Does it Work Wednesday
By: Lauren Keith
By: Lauren Keith
The Faraday flashlight claims it's the last emergency light you'll ever need - that got my attention alone. Then, when I saw the commercial, I knew I had to put this light to the "Does it Work Wednesday" test.
In the commercial, the product makers dunk the light in water, bang it on a rock and even run over it with a car! We're going to test each of those claims.
The directions clearly say for first-time use, you've gotta shake the light vigorously for at least two minutes.
Now, we're testing if you can really see this light from one mile away. My photographer Tony McClellon and I strategically place ourselves exactly one mile apart on Broadway. Sure enough, you can see me turning the flashlight on from a mile away.
So far so good.
But as I turn this light on and off, I've noticed it seems to dim after awhile. The directions do say the Faraday can only guarantee at least 3 minutes of light. I test that too starting at 9:27 on the clock.
While we wait three minutes, I ask Storm team Meteorologist John Dissauer, who's a technology junkie, how this thing works without batteries.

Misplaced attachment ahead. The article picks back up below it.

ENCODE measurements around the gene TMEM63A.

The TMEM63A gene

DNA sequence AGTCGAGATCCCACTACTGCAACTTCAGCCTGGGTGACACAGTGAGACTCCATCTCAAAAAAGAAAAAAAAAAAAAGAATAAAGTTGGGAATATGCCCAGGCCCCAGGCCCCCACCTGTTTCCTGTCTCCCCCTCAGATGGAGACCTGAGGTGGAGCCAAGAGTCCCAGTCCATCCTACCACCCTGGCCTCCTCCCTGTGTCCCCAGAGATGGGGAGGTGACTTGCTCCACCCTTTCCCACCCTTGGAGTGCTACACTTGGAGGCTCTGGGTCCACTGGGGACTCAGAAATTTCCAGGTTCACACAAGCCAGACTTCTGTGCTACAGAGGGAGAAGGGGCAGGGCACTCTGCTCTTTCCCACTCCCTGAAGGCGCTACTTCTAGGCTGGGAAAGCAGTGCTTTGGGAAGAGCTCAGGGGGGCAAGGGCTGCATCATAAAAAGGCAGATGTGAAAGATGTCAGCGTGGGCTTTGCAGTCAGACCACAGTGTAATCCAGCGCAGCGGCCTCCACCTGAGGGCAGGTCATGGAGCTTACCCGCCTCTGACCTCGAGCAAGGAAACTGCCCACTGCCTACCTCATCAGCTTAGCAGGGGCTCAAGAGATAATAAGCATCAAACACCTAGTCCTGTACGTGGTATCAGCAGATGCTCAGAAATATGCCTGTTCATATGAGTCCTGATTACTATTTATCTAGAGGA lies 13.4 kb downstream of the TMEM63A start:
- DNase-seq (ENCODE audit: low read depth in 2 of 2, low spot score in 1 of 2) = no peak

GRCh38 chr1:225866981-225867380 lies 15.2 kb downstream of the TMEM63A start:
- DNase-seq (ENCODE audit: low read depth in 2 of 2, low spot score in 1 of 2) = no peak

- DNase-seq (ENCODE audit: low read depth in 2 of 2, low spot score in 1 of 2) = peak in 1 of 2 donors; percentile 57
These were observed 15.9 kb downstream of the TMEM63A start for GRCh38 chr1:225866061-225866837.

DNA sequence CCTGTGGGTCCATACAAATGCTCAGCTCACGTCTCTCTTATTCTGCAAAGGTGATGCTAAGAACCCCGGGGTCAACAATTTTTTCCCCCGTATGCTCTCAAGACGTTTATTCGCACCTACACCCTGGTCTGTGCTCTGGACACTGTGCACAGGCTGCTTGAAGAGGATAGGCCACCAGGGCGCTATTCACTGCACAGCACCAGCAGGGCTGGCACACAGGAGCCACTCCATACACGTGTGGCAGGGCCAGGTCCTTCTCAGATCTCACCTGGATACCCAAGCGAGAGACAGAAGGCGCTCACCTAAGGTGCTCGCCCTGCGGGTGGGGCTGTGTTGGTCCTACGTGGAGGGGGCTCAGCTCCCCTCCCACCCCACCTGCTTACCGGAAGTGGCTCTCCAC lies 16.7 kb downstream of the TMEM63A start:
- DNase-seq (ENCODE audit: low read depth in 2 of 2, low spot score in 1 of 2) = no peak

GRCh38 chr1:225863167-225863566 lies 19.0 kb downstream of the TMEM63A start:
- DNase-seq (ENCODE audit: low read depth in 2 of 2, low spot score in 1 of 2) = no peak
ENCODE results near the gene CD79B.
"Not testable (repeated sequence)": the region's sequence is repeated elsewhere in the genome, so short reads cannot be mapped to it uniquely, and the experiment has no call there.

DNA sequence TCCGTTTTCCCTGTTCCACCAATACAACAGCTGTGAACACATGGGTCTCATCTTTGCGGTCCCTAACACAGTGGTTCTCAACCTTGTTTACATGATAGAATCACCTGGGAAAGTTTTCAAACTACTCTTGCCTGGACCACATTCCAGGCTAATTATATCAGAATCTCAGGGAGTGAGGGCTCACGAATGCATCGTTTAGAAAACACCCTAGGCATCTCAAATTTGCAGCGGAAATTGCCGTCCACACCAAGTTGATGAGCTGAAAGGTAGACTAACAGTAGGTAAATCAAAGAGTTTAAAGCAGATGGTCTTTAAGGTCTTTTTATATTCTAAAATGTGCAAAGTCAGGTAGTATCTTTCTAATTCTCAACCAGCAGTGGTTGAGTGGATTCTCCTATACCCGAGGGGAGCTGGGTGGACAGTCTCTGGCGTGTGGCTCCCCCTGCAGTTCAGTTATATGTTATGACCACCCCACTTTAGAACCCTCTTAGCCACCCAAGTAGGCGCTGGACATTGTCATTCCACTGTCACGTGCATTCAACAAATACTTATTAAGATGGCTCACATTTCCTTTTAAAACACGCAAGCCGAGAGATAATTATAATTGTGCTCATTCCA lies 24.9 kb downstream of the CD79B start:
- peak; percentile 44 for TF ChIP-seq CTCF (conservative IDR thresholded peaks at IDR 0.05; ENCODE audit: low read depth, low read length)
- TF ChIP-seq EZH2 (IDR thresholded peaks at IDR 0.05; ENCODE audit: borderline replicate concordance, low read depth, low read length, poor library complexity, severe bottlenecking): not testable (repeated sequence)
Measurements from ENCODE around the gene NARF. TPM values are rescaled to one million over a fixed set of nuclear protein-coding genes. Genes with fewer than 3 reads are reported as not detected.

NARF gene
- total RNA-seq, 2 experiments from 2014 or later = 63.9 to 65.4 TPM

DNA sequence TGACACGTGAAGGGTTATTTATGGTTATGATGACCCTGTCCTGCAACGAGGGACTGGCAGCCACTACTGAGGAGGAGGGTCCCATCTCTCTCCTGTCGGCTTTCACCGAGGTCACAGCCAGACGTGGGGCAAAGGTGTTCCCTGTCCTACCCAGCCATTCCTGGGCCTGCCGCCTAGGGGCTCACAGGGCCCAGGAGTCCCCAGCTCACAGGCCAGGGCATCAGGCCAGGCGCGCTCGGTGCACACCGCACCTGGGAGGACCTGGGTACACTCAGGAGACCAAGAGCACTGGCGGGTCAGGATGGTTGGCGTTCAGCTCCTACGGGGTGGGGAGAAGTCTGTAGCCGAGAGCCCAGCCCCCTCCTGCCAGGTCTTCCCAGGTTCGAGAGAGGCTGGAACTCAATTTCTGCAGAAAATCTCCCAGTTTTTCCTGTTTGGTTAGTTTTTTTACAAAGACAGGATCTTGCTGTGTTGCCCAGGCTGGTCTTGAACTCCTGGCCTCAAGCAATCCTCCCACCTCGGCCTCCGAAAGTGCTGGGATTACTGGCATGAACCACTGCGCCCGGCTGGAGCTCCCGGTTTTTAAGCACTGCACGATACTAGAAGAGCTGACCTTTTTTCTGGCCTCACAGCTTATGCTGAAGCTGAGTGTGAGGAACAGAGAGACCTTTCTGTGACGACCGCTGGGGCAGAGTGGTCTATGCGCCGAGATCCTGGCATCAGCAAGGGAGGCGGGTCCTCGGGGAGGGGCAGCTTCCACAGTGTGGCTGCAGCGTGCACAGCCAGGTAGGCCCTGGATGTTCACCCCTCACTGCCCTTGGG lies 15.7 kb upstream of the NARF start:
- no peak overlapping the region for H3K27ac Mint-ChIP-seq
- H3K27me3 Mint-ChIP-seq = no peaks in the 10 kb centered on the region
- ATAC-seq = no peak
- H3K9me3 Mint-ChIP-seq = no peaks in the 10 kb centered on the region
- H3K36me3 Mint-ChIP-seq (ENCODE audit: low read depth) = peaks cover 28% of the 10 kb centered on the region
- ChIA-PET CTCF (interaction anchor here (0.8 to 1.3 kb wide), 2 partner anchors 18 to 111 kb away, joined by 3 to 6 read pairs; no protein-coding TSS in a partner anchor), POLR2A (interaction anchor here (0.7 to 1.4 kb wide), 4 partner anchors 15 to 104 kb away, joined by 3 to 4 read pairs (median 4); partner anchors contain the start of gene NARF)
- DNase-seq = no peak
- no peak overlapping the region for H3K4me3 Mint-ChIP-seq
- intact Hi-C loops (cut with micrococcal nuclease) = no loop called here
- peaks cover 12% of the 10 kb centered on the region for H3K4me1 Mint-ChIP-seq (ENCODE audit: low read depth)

"What's happening is you've got copper wire surrounding a tube. As you shake it, it sends an electrical charge inside, and the more you shake it, the more charge gets sent through the copper wire," said John.
That explains why the light gets brighter, right after you shake it. Okay, it's been three minutes. I click the light on and see it still has a little juice left. I think the Faraday works so far, but you're going to have to do a whole lot of shaking!
Now it's time to see just how waterproof this thing is. I hold the the Faraday under the water for a few minutes, and sure enough, it still gives off light. I'm impressed by that.
The next test is the doozie. I can't believe I'm going to run over this light, but they did it in the commercial! Immediately, the tires crush the Faraday.
"Okay, I clearly heard that I crushed it! If this thing works, I will be so surprised! Oh my gosh-- this thing will not die!"
All right, I'm stumped on the final grade! The Faraday is obviously durable, and it works without batteries, but this shaking, I think, could be a bit annoying. So, I asked an outdoorsman and a local fire chief their opinions.
Kyle Radake of Foutz' Hunting and Fishing Shop said, "It'd save you a lot of expense on batteries, if you can see it a mile away, that's better than your cheap lights, and it's durability, you can tell it's been abused and it still works."
Jim Hanks, the East Cape County fire chief says, "It doesn't matter if you shake it or not, this one still works, when your batteries might not-- a little light, no matter what is better than no light. If we have a disaster or a tornado, these would be the thing to have."
Fair enough. I don't think the Faraday will be the last flashlight you'll ever need, especially if you want a high-powered beam that lasts longer, but this product lived up to each and every one of its claims.